Complex 3D data increasingly gain importance in research, but when it comes to integrating them into existing archaeological publication formats, this has so far only been possible in an inadequate way. Through fieldwork during a dig with a team of archaeologists, Oliver Bruderer explored and pinpointed new options for documenting and communicating archaeological research results, taking as an example the ruins of a Greek temple. For his M.A. project he developed a prototype in order to make the processes as transparent and comprehensible as possible.
The M.A. thesis by Oliver Bruderer delivers an innovative and relevant contribution to the area of digital documentation and to archaeological research methodology in general. Innovative and relevant approaches are used to examine how the classic conventions of documentation and knowledge transfer can be combined with new technological possibilities and thus improved. Precise photogrammetric pictures are complemented by model-based hypotheses and connected with drawings and descriptions of the finds. This work skilfully couples design excellence with scientific accuracy.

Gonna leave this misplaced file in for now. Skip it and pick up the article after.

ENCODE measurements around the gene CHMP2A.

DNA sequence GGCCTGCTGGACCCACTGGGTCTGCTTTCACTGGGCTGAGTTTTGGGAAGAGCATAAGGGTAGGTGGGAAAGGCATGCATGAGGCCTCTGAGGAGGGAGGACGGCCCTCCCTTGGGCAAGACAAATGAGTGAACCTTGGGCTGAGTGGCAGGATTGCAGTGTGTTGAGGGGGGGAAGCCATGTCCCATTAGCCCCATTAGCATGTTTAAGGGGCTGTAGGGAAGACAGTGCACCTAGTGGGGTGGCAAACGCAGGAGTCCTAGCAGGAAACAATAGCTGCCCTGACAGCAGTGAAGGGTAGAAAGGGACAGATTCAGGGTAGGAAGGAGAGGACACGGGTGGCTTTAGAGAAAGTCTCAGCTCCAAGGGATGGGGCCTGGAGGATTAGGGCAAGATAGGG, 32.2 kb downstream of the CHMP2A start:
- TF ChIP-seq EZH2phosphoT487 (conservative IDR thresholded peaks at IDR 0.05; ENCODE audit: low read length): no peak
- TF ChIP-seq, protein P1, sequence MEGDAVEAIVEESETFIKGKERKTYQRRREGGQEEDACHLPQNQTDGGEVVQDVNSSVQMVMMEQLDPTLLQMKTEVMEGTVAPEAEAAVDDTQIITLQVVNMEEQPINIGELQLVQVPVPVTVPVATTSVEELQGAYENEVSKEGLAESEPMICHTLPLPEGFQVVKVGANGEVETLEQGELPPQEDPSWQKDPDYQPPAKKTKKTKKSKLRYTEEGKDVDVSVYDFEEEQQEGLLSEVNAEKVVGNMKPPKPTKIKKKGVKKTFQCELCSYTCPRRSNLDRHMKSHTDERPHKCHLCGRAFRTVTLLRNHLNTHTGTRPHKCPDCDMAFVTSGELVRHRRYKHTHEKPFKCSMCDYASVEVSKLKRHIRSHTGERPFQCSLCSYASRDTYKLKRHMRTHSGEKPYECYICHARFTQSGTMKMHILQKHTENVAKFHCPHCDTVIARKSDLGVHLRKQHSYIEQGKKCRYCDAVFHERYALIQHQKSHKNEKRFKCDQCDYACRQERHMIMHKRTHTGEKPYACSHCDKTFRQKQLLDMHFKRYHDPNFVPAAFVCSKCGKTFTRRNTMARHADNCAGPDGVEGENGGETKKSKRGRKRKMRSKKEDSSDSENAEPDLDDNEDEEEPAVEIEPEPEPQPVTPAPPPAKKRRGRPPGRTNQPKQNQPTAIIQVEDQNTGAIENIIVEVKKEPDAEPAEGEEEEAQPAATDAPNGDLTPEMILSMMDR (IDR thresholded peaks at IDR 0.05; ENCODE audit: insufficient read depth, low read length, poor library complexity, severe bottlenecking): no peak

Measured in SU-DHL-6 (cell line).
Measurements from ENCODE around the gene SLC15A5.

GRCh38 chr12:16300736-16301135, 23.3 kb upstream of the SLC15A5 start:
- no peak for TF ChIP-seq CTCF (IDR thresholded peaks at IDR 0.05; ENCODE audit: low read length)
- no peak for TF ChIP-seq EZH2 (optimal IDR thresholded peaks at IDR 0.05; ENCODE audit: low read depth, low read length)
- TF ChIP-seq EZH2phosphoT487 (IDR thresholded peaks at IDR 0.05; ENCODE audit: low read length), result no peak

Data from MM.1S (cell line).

There is a fine sensibility for materiality and lighting which blends the different image sources to create a captivating object. Oliver Bruderer demonstrates the value of interdisciplinary collaboration and dialogue between design and science and applies his expertise at the crucial interfaces so that the potential of this collaboration becomes immediately visible. For this reason, we nominate him for the award grant.